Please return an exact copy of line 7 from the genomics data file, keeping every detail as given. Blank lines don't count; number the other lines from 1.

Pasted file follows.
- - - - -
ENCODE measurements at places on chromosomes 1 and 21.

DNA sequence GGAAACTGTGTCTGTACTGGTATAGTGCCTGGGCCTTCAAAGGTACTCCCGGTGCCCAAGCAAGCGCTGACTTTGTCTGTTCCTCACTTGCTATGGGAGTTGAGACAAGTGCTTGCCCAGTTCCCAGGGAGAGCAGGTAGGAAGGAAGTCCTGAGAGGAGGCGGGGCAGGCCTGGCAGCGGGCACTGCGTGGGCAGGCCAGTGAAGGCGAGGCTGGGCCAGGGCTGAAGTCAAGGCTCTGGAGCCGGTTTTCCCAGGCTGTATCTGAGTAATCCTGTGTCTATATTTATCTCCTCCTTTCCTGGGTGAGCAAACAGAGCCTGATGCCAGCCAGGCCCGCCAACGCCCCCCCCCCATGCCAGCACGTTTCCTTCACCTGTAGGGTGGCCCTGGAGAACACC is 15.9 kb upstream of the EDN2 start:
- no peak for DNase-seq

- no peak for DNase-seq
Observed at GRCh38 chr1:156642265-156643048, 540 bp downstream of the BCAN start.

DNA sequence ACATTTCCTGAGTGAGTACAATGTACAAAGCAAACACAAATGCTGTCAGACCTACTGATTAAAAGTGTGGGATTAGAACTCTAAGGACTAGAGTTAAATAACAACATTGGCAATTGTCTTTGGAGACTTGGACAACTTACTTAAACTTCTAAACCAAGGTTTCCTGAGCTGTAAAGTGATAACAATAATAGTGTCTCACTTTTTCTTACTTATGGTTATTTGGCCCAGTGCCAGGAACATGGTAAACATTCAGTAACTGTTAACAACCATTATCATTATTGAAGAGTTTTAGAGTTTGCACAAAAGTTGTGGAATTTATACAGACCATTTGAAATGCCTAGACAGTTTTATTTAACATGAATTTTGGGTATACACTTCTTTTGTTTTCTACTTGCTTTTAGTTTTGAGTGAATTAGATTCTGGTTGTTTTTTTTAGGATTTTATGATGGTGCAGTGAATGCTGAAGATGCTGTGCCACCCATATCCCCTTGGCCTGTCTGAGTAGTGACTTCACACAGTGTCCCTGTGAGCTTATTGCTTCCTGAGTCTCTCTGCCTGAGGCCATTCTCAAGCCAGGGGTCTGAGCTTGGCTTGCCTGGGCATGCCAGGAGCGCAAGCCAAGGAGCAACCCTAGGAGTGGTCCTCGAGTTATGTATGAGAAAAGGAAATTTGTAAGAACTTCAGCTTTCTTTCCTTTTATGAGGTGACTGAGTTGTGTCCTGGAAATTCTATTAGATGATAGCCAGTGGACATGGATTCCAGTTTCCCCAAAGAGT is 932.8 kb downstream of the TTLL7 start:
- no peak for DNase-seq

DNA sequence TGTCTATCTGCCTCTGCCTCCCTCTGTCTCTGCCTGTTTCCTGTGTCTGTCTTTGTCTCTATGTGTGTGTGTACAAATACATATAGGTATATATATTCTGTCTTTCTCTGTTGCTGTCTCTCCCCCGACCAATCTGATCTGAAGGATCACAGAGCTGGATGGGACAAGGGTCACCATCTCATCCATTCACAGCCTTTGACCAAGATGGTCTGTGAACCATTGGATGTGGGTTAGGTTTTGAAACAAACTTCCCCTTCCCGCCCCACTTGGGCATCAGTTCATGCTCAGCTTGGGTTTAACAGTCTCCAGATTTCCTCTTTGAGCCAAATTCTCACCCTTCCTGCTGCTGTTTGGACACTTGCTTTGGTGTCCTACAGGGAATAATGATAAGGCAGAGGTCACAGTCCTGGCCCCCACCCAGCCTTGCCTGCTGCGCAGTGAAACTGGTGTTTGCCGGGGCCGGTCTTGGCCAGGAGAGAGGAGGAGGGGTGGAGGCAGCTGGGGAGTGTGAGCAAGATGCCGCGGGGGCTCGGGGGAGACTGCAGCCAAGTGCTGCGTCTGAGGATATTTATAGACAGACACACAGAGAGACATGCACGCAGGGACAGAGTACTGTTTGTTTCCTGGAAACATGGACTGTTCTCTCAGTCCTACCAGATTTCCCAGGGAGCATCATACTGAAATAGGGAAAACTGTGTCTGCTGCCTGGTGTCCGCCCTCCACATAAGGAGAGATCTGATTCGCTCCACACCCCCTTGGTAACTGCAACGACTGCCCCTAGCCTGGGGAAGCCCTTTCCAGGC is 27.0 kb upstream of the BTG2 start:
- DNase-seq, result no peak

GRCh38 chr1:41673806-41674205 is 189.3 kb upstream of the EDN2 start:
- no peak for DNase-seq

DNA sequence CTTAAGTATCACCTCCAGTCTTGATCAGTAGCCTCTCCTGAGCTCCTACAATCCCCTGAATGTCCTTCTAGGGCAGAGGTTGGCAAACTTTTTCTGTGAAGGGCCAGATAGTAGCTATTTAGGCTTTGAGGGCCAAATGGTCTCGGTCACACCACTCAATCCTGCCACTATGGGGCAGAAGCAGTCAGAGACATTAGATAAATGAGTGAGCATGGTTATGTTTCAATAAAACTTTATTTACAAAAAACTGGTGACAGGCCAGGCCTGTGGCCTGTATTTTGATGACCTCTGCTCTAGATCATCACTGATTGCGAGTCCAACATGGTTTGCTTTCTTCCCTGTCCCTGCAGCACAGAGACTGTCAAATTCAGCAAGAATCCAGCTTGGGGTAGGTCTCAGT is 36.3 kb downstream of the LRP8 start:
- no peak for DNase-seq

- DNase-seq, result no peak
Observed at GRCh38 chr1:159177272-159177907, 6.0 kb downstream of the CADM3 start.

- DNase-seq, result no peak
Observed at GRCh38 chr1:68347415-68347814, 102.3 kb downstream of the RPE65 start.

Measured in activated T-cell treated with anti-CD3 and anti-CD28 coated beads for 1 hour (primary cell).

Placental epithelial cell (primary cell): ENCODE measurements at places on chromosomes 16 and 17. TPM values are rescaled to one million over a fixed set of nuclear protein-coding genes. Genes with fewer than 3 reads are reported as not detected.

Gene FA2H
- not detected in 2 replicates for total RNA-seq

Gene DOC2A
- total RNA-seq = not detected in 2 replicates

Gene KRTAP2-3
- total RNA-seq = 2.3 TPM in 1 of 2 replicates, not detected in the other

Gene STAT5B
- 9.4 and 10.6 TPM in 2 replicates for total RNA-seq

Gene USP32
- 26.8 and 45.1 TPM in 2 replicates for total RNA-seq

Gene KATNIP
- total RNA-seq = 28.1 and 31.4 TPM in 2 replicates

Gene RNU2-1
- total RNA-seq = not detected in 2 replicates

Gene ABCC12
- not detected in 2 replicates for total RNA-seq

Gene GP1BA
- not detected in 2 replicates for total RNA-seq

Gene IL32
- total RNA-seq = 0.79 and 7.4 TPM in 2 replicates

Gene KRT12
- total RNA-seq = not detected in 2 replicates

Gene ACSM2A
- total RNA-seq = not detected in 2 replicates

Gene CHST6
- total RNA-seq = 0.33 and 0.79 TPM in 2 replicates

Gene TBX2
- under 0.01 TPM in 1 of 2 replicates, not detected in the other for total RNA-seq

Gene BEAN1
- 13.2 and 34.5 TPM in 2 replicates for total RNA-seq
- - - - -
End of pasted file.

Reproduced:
- no peak for DNase-seq